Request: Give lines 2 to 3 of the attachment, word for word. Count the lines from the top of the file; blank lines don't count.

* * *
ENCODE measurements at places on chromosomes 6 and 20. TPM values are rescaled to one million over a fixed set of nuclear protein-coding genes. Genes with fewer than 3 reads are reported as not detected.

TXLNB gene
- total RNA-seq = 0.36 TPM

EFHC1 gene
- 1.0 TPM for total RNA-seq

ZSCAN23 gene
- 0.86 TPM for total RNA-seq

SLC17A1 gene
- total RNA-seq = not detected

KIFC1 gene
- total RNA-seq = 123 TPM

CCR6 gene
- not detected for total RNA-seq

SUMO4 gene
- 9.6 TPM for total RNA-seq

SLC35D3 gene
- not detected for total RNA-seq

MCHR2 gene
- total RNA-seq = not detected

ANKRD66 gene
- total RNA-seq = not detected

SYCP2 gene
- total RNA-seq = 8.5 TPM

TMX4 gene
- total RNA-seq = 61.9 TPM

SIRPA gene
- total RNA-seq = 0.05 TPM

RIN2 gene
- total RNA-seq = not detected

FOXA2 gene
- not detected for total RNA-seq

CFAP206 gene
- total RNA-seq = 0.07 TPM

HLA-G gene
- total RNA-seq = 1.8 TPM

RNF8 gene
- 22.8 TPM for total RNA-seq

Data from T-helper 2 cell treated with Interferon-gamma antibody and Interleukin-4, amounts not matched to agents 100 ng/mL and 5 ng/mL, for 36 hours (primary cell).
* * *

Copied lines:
TXLNB gene
- total RNA-seq = 0.36 TPM